On the first play of the game, senior point guard Kevin Anderson found a slimmed-down Dan Geriot open for a 3-pointer across the court. Geriot hit it with ease and with that, the rout was on just 26 seconds into the game.
The University of Richmond defeated an out-skilled Citadel team, 79-37, to win its season-opener on a night when a banner commemorating its 2010 NCAA Tournament berth was unveiled before the game.
The starting line-up for the Spiders was slightly different than last year's tournament team. Although sophomore Darien Brothers and junior Francis-Cedric Martel started in place of David Gonzalvez and Ryan Butler, Richmond was able to carry over its stingy defense that was the trademark of last year's team.
"We did a very good job of getting on the 3-point shooters and not letting them get into a rhythm," Richmond coach Chris Mooney said. "[Citadel's] Cameron Wells is a great player and we weren't able to stop him for the whole game and didn't think we would have been able to, but we were able to guard their shooters and make sure they didn't get any open looks."
Part of that pressure was Richmond's ability to get a hand in the passing lane. Although Richmond stole the ball eight times, the pressure affected The Citadel's ability to get the ball to the open player before a Spider was able to close on him.
Wells scored 17 of the Bulldogs 37 points as he got virtually no help from any other player. Take Wells out of the shooting statistics for the Bulldogs and they went 7-41 from the floor and just 2-14 from 3-point distance.
As good as the Spiders were on the defensive end, they matched that intensity on offense. For the game, the Spiders hit on 31 of their 54 shots and added 11 3-pointers.
Senior forward Justin Harper led Richmond's balanced attack with 18 points in just 19 minutes. The starters were held back in the second half as Richmond ended the first half with a 42-16 lead.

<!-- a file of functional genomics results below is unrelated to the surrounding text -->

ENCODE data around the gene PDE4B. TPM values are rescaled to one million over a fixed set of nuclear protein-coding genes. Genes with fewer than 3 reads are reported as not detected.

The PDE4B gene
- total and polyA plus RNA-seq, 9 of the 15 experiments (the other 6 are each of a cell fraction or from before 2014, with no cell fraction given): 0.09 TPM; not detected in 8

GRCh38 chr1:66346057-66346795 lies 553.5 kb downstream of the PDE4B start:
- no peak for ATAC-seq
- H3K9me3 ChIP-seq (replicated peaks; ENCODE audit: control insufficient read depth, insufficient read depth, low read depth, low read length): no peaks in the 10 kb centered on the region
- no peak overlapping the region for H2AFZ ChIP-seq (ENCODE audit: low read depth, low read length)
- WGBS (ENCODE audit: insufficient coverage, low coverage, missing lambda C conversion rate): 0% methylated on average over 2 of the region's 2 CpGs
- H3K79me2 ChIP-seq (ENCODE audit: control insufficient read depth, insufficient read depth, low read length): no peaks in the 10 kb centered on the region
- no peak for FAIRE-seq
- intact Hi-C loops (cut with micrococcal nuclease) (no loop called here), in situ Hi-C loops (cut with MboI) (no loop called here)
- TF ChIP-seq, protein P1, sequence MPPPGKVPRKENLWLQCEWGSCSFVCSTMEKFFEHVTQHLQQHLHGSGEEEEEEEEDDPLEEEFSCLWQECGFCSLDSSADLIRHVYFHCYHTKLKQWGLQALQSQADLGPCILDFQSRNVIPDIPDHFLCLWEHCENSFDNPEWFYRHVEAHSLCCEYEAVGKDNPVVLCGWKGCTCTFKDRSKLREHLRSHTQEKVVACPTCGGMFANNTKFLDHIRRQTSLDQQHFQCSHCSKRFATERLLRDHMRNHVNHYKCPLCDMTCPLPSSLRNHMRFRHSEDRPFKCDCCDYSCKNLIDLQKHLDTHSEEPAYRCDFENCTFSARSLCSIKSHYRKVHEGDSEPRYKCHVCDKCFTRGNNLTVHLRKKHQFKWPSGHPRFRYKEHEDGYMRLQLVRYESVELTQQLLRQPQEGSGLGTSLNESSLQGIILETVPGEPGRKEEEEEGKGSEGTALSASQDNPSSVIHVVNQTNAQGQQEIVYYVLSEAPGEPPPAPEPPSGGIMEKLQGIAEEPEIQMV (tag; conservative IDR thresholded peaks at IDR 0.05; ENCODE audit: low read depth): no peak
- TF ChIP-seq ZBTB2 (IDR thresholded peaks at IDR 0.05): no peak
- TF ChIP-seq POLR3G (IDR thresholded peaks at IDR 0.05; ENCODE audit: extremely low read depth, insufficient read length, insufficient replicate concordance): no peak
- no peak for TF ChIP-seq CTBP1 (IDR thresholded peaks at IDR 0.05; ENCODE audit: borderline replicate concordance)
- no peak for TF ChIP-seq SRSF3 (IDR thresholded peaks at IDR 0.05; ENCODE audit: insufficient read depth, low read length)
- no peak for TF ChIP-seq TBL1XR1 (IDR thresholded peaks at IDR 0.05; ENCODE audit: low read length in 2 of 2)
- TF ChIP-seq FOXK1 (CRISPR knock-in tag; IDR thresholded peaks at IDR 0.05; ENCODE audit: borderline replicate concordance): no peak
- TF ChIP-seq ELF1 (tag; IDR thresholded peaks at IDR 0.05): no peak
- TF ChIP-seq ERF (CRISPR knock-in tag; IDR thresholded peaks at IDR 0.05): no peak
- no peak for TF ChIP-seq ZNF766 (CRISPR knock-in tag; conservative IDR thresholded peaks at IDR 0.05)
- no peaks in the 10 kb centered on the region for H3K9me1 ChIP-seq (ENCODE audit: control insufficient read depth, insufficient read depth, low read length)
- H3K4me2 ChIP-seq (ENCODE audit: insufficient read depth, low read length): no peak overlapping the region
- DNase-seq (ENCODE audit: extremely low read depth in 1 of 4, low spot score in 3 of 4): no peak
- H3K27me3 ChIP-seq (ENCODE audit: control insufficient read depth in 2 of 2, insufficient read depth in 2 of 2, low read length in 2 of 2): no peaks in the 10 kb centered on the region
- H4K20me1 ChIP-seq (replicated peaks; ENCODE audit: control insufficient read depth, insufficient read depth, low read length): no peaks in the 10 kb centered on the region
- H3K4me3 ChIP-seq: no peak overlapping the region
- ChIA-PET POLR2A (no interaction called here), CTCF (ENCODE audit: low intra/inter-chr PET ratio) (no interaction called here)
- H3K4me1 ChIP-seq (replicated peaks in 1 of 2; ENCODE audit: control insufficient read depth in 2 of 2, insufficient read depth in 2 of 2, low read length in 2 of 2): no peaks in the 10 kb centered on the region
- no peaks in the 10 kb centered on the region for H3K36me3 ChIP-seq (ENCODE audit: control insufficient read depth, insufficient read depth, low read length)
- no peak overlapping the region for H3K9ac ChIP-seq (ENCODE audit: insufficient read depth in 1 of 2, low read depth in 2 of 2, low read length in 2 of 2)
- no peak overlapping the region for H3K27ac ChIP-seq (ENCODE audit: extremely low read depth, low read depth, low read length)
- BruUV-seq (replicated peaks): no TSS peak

With the easy win and his teammates taking care of the scoring, senior point guard Kevin Anderson — a potential All-American — did not have to take over the game as he had to do countless times last year. He played just 21 minutes and had only six points (down from his 17.8 average last year) but did have an impact with five assists.
"I think that's when we are going to be at our best, when I don't have to score the 25 or 30 points or just unbelievable numbers like that," Anderson said. "We're going to be good when everybody's playing [well]. We had great energy tonight and we're definitely going to be at our best if we have games like that."
Richmond fans can be forgiven though if they think that Anderson played more than he did. Freshman Cedrick Lindsay, a 6-1 point guard from Washington D.C., played 22 minutes and scored 10 points. But it was the way that he was able to pass the ball and get four assists that had players talking after the game.
"He can pass the ball, he's fast and he has a nice pull-up and he just has a good sense for the game," said Anderson, who at 6-0 and 175 pounds is just slightly smaller than Lindsay. "He's a great player. He pushes me to play better out there. He's going to get better as the year goes on."
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Even Mooney was impressed by Lindsay's play. Although Mooney would not say whether Lindsay would receive as much playing time in the future, he praised Lindsay's maturity on the floor.
"He just seems much more experienced and seasoned than he is," Mooney said. "He's confident, he's strong, he's had success as a player [in high school] and I thought he had a great game tonight. I think maturity he already seems to have and he plays with a confidence beyond his years."
It was also the highly-anticipated debut of freshman Derrick Williams, a 6-9, 275 forward. He received a thunderous ovation from the 6,008 fans at the Robins Center when he first entered the game with 4:29 left in the first half and showed the crowd why he was such a prized recruit by going through two Citadel defenders to score his first career points on a layup with 15 seconds left in the first half.
Williams also showed nice range late in the second half with a 3-pointer for his only other points in his debut.
"Derrick actually made a couple in our scrimmages and can make 3-point shots," Mooney said. "He's probably better at some other things, but he's a skillful player."
Richmond now prepares for The College of William & Mary, who will visit the Robins Center at 7 p.m. on Monday night.
Contact staff writer Andrew Prezioso at email@example.com
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